Hippo for Medical Education

Barry University in South Florida has implemented Hippo’s platform to help bring clinical experience to their first-year medical students. “Hippo’s technology will enable us to stream doctor-patient visits to our classrooms, providing real-time clinical experience for our first-year students,” said Dr. Robert Snyder of the Barry University Podiatric School of Medicine. The hands-free, voice-activated, head-worn computer allows clinicians to videoconference and communicate remotely in real-time with students in the classroom, giving students a “through the eyes of the clinician” experience and allowing them to learn from one-on-one doctor-patient visits. This first-person view allows students to begin learning valuable bedside manner skills and enhances their clinical experience, giving them access to patient visits early on in their medical education. Dr. Bibi Singh, assistant professor of Podiatric Medicine, stated that the Hippo Virtual Teaching platform “facilitates learning from the clinic to the classroom” by allowing students to be “present” during an appointment or in the operating room with a faculty physician to see what they see, hear what they hear and ask questions.

These are just a subset of the many amazing ways Hippo Virtual Care is helping to reshape healthcare delivery.

Introducing the next generation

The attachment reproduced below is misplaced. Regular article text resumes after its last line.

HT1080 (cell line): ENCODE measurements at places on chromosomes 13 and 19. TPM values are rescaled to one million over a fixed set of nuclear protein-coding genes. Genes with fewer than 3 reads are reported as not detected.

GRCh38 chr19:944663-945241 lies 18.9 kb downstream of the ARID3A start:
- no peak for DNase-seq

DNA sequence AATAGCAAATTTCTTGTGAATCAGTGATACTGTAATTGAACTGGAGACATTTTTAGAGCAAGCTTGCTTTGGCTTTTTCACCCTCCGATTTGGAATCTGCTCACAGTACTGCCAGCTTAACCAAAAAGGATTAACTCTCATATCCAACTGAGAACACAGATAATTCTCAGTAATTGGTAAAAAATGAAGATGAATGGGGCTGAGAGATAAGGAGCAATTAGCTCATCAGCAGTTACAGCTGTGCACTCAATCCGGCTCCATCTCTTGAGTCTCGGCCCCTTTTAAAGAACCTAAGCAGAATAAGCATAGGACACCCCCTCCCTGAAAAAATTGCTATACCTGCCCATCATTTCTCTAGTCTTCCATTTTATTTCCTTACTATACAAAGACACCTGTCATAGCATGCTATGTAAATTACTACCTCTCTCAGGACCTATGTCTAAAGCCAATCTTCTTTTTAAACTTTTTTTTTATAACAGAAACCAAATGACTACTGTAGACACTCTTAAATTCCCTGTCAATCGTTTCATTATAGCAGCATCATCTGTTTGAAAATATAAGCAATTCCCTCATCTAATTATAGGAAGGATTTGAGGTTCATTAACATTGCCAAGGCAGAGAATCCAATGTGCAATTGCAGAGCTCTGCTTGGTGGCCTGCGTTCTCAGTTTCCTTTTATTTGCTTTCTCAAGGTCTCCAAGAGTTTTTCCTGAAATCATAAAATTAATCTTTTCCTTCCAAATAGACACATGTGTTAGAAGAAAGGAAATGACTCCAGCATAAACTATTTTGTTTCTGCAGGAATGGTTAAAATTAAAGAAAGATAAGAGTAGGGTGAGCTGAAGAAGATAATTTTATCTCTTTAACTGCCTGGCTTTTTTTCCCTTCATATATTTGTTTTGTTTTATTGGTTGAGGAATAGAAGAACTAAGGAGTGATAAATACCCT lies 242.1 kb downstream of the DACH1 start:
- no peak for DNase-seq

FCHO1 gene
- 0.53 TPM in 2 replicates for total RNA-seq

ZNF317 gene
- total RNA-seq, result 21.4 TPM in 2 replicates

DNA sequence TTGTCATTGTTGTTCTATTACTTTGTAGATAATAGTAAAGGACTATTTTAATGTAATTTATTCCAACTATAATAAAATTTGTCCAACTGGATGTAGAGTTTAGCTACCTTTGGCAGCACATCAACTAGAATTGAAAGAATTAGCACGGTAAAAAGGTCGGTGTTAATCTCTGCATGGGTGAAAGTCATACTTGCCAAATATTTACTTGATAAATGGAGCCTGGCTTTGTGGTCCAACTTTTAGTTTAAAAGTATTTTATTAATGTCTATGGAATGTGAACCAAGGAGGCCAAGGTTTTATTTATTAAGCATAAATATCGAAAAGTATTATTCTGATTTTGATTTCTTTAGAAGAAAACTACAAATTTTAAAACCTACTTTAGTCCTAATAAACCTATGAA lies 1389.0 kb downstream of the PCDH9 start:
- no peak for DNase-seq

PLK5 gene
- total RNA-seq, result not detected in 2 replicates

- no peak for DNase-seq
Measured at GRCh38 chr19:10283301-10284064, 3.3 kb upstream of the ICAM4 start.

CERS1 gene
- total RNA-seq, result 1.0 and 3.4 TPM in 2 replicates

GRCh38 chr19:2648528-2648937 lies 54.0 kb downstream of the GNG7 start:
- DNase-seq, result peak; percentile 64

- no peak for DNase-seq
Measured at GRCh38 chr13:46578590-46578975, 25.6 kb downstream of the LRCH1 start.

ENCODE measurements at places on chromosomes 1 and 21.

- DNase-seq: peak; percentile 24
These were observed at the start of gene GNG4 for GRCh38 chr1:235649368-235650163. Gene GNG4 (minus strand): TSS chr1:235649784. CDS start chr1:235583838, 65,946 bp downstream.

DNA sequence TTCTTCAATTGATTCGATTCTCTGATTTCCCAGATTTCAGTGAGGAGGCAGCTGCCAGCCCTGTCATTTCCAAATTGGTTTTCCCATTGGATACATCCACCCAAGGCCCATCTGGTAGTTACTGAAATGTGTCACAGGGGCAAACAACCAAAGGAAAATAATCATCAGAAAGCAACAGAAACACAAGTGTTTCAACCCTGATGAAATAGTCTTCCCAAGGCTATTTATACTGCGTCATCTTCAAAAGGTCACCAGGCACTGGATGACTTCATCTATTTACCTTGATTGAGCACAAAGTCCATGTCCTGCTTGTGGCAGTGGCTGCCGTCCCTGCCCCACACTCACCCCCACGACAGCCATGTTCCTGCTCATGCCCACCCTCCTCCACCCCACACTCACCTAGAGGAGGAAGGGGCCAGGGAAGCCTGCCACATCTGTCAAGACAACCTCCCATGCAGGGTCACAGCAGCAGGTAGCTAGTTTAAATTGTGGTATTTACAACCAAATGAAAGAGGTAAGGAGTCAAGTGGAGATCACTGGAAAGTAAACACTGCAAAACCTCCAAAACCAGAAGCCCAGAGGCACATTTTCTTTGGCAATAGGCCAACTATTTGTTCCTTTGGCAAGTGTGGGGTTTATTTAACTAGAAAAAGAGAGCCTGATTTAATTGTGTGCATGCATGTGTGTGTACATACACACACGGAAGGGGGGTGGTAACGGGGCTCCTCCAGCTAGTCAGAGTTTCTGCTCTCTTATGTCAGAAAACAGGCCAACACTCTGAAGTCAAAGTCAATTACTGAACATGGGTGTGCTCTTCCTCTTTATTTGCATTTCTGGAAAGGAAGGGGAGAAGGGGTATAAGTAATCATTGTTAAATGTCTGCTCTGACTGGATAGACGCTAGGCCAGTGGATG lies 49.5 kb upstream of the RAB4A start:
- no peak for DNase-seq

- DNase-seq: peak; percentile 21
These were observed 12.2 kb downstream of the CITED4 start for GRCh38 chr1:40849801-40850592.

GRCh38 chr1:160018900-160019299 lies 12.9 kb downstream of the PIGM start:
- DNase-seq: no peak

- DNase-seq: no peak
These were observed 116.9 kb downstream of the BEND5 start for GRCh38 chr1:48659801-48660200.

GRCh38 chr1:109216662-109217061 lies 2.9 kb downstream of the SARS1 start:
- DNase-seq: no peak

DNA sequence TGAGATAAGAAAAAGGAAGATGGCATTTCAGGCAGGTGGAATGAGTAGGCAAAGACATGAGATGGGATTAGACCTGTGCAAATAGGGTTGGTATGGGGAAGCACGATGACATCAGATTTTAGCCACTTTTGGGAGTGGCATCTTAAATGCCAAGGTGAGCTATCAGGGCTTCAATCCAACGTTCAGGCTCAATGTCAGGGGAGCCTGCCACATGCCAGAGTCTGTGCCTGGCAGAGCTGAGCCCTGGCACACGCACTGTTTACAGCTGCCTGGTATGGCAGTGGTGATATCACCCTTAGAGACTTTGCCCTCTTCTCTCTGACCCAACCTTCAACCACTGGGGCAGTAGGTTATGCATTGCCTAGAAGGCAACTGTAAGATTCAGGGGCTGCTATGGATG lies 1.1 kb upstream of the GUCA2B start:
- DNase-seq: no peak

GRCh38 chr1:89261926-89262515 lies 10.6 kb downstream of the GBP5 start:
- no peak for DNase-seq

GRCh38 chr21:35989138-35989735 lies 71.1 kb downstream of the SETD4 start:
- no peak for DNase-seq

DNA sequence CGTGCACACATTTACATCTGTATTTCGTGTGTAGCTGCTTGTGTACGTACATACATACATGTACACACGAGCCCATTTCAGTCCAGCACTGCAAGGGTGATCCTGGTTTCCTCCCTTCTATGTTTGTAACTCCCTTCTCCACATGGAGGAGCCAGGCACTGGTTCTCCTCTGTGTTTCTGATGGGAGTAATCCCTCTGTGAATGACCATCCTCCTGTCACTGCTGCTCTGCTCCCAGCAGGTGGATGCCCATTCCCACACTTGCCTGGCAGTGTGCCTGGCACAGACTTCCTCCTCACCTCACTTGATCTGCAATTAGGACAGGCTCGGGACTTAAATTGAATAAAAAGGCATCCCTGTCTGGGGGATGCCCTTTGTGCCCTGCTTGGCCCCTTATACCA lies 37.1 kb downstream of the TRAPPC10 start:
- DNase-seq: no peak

of virtual care

Hippo is looking to further streamline video connections by providing seamless collaboration between different video conferencing systems, allowing more hospitals and clinics to easily and securely connect via Hippo’s voice-activated, wearable headsets. Version 2.0 of the Hippo Virtual Care platform is being built to optimize user experience and clinical workflow, allowing for easy integration into routine practice while increasing productivity and collaboration between care teams.

This next generation of virtual care solutions, combining advanced video interoperability with Assisted Reality headsets, will help accelerate the digital transformation of healthcare from telehealth to true telemedicine. According to Hippo’s CEO and Co-founder, Dr Patrick Quinlan: “Current telehealth can be described as a physician-to-patient transaction and is sufficient for primary care settings which often end with an e-prescription, a referral to a specialist or tele-triage to a higher acuity setting. Telemedicine, on the other hand, creates a more advanced collaboration between the remote physician, a caregiver, and the patient. It effectively enables physicians to oversee and guide treatment in real time through clinician extenders on the ground. And that’s where Hippo excels.”

The potential impact on access, cost and convenience is demonstrable, and with specialist physicians already in short supply this is an effective way of scaling clinical capacity while reducing costs. “The addition of intelligent automation and inbuilt clinical workflows will also help to reduce medical errors and ensure the right diagnosis and treatment, first time, every time,” added Dr. Quinlan.